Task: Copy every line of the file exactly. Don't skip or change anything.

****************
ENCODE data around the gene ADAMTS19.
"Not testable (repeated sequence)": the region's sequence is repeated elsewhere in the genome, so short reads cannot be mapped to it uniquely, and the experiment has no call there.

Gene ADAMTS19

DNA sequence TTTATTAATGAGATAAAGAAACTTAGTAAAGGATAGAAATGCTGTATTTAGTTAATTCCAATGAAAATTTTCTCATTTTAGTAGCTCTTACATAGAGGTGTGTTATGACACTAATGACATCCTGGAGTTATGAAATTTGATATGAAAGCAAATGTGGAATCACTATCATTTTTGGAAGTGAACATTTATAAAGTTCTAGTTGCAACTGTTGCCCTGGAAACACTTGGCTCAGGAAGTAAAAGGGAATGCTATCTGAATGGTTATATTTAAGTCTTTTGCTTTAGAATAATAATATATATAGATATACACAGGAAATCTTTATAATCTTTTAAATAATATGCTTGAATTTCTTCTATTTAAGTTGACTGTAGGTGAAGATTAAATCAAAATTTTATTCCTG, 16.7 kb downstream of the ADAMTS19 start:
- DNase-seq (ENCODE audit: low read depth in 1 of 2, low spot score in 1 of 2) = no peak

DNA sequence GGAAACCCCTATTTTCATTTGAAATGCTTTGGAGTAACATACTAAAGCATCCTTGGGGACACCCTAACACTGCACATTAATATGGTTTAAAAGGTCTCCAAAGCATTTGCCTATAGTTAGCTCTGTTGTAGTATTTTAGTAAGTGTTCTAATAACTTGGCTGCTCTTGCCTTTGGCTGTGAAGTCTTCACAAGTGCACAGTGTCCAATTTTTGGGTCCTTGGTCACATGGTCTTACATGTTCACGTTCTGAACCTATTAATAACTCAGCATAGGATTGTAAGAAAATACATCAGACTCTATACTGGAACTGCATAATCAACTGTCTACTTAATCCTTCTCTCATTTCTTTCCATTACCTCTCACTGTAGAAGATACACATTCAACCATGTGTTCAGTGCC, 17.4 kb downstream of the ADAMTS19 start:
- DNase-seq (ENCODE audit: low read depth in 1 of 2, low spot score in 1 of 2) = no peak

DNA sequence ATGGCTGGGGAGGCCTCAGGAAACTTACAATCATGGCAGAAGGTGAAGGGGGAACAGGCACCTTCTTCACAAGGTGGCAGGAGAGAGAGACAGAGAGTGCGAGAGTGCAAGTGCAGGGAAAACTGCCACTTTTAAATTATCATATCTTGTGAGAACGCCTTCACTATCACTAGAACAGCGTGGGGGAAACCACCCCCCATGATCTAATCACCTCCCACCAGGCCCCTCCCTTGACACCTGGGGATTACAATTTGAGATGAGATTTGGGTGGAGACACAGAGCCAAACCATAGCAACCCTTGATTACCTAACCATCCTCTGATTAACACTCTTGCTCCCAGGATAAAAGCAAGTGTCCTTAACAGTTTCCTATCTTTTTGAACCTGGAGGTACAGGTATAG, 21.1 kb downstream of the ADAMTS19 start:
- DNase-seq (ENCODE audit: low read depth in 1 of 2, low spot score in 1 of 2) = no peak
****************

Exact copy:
ENCODE data around the gene ADAMTS19.
"Not testable (repeated sequence)": the region's sequence is repeated elsewhere in the genome, so short reads cannot be mapped to it uniquely, and the experiment has no call there.

Gene ADAMTS19

DNA sequence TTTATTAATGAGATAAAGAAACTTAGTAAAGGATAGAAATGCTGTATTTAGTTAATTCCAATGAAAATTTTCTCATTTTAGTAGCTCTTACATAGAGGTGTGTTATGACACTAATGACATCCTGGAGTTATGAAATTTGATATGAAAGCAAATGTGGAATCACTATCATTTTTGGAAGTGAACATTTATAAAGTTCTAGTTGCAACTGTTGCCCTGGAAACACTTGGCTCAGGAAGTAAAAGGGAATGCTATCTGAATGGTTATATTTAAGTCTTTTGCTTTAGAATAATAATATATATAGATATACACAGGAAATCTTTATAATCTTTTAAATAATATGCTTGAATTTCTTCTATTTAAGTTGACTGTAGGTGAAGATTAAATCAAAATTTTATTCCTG, 16.7 kb downstream of the ADAMTS19 start:
- DNase-seq (ENCODE audit: low read depth in 1 of 2, low spot score in 1 of 2) = no peak

DNA sequence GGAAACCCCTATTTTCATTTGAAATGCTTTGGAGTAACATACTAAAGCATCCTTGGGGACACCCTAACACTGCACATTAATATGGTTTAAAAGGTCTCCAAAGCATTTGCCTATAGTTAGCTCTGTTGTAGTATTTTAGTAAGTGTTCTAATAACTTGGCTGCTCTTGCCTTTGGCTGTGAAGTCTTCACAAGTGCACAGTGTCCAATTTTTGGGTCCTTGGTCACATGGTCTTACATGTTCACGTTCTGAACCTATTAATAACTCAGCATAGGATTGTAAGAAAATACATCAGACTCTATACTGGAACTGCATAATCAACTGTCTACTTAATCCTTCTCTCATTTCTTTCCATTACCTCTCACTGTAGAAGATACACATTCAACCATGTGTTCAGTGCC, 17.4 kb downstream of the ADAMTS19 start:
- DNase-seq (ENCODE audit: low read depth in 1 of 2, low spot score in 1 of 2) = no peak

DNA sequence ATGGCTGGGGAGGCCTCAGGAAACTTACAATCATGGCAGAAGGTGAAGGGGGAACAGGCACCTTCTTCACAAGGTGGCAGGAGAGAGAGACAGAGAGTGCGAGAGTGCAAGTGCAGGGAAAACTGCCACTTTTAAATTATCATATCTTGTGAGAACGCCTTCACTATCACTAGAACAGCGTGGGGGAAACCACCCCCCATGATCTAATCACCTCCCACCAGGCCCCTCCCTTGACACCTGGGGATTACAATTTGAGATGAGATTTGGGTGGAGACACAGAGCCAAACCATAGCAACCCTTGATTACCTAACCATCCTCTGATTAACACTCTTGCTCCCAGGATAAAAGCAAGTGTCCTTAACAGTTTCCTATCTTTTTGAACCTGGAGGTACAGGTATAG, 21.1 kb downstream of the ADAMTS19 start:
- DNase-seq (ENCODE audit: low read depth in 1 of 2, low spot score in 1 of 2) = no peak